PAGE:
Liberty Lanes is a bowling alley in a small Montana town where a senior bowling league meets three times a week. Nelson Moore, one of the bowlers, has recently become a local hero by saving a teammate from choking on a happy hour chicken bone. Now he must deal with his newfound fame while coping with the early stages of dementia.
This is an engaging and often moving novel about a group of senior citizens bound together by old friendships and romances, and by their determination to live life to its fullest. Senescence is not for sissies, but these characters show us that it is still a time to love, dream, and explore their own potential.
"I found this novel moving and original, filled with characters I cared about deeply. I also admired the author's treatment of small-town life. Southwest Montana comes alive on the page, filled with quirky shops and regional vacation destinations and a local newspaper that takes itself far too seriously. But Troy doesn't treat this subject matter as either precious or sentimental. It's just a place to live, and the characters who have lived here for many years know how it works." -- Pamela Johnston, author of Little Lost River
"Liberty Lanes is a wonderfully calm and large-hearted examination of the ways that ordinary people meet the demands of age and infirmity with surpassing grace. Eloquent and insightful and true." -- Deirdre McNamer, author of Red Rover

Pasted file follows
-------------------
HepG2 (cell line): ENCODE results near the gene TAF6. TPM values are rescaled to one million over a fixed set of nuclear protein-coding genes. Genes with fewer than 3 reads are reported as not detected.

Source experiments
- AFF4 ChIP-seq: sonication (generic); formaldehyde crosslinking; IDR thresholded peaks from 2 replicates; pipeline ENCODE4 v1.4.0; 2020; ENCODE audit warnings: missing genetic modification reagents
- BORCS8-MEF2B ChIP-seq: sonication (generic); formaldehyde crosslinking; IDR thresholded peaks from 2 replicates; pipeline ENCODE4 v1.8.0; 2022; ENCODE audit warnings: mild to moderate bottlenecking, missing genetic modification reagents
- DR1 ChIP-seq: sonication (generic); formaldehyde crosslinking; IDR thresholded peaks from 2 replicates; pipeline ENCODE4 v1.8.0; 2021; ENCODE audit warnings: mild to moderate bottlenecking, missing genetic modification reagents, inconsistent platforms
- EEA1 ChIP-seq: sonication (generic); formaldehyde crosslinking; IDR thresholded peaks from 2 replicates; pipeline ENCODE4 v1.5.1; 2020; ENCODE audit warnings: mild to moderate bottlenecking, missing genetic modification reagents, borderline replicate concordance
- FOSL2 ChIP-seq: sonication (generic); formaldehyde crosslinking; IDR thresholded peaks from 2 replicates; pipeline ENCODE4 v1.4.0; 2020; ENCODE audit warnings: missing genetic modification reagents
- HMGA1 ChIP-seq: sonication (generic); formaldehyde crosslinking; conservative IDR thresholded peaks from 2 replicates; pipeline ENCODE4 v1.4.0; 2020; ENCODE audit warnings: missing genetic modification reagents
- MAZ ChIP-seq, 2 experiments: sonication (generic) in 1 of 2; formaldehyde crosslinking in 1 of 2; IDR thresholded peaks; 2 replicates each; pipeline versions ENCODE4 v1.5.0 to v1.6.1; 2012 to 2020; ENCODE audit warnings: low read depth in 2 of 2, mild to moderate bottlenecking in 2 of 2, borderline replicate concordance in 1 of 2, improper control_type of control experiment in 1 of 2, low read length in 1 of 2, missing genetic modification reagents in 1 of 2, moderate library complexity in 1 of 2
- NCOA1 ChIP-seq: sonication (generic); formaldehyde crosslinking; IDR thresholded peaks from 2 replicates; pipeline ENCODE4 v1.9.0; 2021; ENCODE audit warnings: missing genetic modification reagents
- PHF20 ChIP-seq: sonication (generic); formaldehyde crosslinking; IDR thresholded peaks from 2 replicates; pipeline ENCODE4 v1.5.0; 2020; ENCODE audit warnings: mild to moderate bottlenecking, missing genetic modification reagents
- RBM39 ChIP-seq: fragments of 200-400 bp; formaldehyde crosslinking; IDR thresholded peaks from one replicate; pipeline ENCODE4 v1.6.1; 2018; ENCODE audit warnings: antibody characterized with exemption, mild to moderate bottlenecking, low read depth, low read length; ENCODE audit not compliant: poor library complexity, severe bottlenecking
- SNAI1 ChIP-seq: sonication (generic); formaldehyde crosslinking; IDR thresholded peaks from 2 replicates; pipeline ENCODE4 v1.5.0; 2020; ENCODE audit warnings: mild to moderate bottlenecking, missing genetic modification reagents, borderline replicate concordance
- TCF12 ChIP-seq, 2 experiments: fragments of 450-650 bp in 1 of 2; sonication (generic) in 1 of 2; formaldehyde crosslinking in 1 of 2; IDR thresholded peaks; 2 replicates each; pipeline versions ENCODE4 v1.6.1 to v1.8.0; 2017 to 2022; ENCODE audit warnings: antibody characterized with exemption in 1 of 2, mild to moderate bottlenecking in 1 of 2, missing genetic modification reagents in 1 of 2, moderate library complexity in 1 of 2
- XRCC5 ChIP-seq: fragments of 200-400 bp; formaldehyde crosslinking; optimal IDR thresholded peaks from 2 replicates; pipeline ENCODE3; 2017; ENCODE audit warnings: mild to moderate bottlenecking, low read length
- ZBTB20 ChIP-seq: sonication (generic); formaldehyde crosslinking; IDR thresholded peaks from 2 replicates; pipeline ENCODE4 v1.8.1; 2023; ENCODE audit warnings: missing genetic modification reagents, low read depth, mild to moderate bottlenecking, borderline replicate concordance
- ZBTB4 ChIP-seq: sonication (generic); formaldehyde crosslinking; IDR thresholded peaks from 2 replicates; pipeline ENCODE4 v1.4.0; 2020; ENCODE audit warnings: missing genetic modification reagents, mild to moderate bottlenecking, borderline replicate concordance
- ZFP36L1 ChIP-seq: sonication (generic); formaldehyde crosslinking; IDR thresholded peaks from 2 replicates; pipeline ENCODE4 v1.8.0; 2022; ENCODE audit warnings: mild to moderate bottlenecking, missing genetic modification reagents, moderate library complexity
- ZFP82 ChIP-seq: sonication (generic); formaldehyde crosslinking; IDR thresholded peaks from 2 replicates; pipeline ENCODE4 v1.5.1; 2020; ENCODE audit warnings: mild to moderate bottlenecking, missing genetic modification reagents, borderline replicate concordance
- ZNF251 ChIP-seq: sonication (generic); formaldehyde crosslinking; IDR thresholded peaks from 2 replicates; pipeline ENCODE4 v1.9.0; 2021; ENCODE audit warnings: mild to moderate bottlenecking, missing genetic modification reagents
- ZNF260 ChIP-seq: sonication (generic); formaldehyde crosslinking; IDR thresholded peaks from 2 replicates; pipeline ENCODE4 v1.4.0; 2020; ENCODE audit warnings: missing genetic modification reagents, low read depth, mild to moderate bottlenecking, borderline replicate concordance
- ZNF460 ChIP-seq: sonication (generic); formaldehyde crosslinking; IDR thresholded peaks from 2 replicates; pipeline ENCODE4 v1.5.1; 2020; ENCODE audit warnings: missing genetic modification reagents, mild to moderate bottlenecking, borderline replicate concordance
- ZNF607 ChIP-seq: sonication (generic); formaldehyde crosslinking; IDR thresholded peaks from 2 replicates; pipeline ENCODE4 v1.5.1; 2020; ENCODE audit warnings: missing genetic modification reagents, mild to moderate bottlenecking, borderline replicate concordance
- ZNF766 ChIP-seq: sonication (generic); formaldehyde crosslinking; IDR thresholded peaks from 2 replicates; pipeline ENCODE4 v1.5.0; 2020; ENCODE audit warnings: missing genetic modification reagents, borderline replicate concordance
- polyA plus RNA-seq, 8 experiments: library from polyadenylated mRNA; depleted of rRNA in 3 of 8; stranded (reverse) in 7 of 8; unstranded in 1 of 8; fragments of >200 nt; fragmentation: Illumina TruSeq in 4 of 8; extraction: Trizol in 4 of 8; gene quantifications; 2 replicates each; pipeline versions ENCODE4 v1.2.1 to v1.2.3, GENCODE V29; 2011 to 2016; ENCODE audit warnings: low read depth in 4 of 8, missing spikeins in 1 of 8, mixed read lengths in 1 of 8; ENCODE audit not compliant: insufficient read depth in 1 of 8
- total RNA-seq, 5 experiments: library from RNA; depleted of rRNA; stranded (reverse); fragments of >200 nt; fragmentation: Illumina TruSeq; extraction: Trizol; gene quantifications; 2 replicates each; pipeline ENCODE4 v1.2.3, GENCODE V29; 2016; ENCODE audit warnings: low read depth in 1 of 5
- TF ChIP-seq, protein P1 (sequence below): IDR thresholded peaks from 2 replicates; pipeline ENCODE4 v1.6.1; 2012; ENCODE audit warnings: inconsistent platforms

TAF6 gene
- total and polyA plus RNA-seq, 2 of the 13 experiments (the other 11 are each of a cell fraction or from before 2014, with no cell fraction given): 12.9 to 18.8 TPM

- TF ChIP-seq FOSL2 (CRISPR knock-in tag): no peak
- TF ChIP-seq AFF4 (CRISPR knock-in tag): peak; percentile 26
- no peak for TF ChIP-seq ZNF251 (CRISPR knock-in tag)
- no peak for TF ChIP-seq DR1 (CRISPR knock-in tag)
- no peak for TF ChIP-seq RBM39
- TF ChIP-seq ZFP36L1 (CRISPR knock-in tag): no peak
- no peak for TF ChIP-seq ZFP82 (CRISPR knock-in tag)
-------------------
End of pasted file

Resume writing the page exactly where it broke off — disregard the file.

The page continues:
"The quality of Robin Troy's writing is very strong--direct, unpretentious, and insightful. I read the book with delight." -- Mary Clearman Blew, author of Jackalope Dreams
"Liberty Lanes is a transcendent story about the power of love and friendship. You're never too old to discover the wonders of love. A tender and moving tale, a joy to read." -- Debra Magpie Earling, author of Perma Red
"In this celebration of the dignity of everyman and everywoman, Troy grants her characters the gift of recognition and imbues them with an admirable, quiet heroism." -- High Country News
"Robin Troy's Liberty Lanes is a novel about old people. That in and of itself is significant. However, it is also a curious, charming, and insightful look at the sunset years and is noteworthy for more than its characters' ages." -- Western American Literature